Chief Financial Officer, Howard Baskin wrote up a press release and ran it through our Marketing Strategist, Teasdale Worldwide to get the message out to all of their media contacts. If these babies were going to sacrifice the rest of their lives by living in cages, then their story was going to be told and retold until there wasn’t a man, woman or child in America who didn’t know about the injustice they had suffered.
Everyone would finally know that hunters frequently kill nursing mothers this time of year and the notion that hunting seasons are set to prevent that are erroneous. The very same week that this happened in Idaho, similar situations were reported in Oregon and South Dakota but those were quickly swept under the rug and most of the time such egregious acts are never discovered. If Big Cat Rescue is successful in promoting these issues with the help of these little orphans then there won’t be anyone left standing who can conscientiously support a zoo that breeds and kills or breeds and dumps its surplus. We will expose all of the users and abusers who make their living off baby exotic animals for photo ops, school field trips, animal shows and worse, but we need your help.
Your donations help us get their story out to the world. Your voice is the only voice they have in our government. Please sign this petition and forward this page on to everyone you know. Together we can make it right for these little innocents, for their mother who died trying to save them and for the thousands of others like them.
To help us provide life time care to these precious cubs, choose your favorite secure method below:
You can buy photos of the cubs in our Stock Photo section. Click on Cougar and scroll through to the babies.
Magazine Subscriptions To Benefit the Cubs:
Help support these little Mountain Lions by renewing your favorite magazine subscriptions, subscribing to new magazines, or giving gift subscriptions to friends, relatives, and/or business associates.
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Buy Holiday gifts, cards and more with their photos at our Cafe Press Store.
Or you can send a check or money order payable to:
Big Cat Rescue at 12802 Easy Street Tampa, FL 33625 or you can phone in a credit card donation to Cynthia at 813.920.4130
Or help Mady Rothchild, the licensed wildlife rehabilitator who originally cared for the cubs and who enabled them to come to Big Cat Rescue rather than be used and discarded in the zoo industry. Her group is Animals In Distress Association in Boise, Idaho.
Baby Mountain Lion Wish List
A Cat-a-tat (cage) suitable for three adult cougars to live comfortably together $10,000.00
3 Dens $1,500.00 each: 8 x 10 concrete bunker disguised as a hill & cave
Heaters to keep them warm their first winters outside $3,000.00
Neuter and spays to prevent future litters of cats in cages. $1,000.00
3 Planet Balls from Boomer Ball are $750.00 including shipping. These are the only safe balls for them as adults.
Food and vitamins $30.00 per day for the three of them.
See the video by David Hurd Productions of their rescue here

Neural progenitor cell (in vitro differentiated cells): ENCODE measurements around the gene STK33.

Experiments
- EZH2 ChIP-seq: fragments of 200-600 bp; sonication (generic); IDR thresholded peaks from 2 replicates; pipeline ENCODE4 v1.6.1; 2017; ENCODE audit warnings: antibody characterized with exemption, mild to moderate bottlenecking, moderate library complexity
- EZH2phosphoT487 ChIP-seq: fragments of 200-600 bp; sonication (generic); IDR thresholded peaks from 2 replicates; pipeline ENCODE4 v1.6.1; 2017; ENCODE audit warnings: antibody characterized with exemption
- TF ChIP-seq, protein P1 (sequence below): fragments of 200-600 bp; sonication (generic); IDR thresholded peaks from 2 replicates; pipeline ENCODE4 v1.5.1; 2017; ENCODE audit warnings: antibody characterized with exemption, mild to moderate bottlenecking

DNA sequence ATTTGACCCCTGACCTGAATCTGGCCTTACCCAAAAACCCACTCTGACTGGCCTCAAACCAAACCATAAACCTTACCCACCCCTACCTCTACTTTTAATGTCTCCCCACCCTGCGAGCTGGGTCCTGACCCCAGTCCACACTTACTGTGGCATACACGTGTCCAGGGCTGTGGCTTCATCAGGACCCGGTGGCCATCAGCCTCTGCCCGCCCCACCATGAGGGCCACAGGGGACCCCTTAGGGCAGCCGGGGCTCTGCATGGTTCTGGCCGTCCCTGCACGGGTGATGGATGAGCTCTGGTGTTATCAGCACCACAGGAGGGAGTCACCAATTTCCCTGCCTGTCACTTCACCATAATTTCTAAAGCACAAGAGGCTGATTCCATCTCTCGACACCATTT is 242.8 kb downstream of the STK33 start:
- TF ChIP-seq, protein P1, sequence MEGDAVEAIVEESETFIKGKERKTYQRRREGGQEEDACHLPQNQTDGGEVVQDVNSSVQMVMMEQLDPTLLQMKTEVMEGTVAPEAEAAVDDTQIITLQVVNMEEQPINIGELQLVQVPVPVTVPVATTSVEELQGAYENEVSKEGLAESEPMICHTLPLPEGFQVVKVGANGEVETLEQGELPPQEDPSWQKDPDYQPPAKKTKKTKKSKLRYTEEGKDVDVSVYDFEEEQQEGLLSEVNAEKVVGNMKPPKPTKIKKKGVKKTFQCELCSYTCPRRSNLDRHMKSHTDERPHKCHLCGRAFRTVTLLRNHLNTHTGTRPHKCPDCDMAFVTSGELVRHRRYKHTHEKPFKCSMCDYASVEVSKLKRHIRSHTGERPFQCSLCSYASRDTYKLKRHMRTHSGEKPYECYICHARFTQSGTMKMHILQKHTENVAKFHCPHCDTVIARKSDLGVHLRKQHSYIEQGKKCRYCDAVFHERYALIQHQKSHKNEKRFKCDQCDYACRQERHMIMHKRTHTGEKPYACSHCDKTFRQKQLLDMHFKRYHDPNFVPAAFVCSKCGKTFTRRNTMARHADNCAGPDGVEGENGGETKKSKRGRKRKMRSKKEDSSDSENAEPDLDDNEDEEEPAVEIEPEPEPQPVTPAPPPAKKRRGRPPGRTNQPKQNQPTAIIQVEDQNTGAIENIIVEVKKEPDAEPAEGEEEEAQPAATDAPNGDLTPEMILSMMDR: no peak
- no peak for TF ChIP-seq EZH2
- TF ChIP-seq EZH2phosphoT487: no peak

See the initial puma news in Boise video here
See Channel 8’s welcome to the mountain lion cubs here
See Fox 13’s welcome to the cougar cubs here
Little Cat Rescue
By TIMES STAFF
Published October 29, 2005
Big Cat Rescue operations manager Scott Lope holds three orphaned cougars at the nonprofit educational sanctuary Friday in Citrus Park. The two males and a female, all about a month old, were rescued in Idaho after their mother was killed by a hunter. Idaho Fish and Game gained custody of the kittens, but the agency doesn’t raise and release cougars back into the wild, so a licensed wildlife rehabilitator contacted Big Cat Rescue. Southwest Airlines donated tickets to fly to Idaho to pick up the cougars. They flew coach, in cat carriers perched on Southwest Airline seats. The cougars, from left, are Ares, male, Artemis, female, and Orion, male. They will grow up in the 42-acre sanctuary.
Mountain Lion Cubs Get 2nd Chance In Tampa
By SEAN C. LEDIG firstname.lastname@example.org
Published: Oct 29, 2005
TAMPA – — Many travelers have endured the cries of tired and bored infants on an airplane. But passengers on Southwest Airlines Flight 2988 on Friday afternoon probably heard a different type of crying — from a trio of orphaned mountain lions.
“I’ve been on a flight with lots of babies, but never three squealing mountain lion cubs,” said Julie Hanan, a volunteer with Big Cat Rescue.
The Idaho-born cubs made their way to Tampa after their mother was killed. They were orphaned about two weeks ago in a rural area about 100 miles from Boise. A deer hunter shot the cubs’ mother when he thought she was about to attack.
The cubs were to be euthanized by Idaho Fish and Game. Instead, they were taken in and nursed by a wildlife rescue organization in that state. That group’s members asked Big Cat Rescue founder Carole Baskin to raise the cubs.
Big Cat Rescue is a 42-acre sanctuary for 150 large cats, representing about 20 species including lions, tigers, leopards, cougars and rare jungle cats.
Southwest Airlines provided six free seats — three for the cubs in their carriers, two for rescue volunteers and one for a camera operator who is chronicling the cubs’ travels for a television show on Animal Planet. With the exception of service dogs, Southwest Airlines does not typically fly animals, spokeswoman Paula Berg said.
“They’re 3 weeks old,” Berg said. “So I felt comfortable with putting them on with our customers.”
See the Mountain Lion Hunting Laws HERE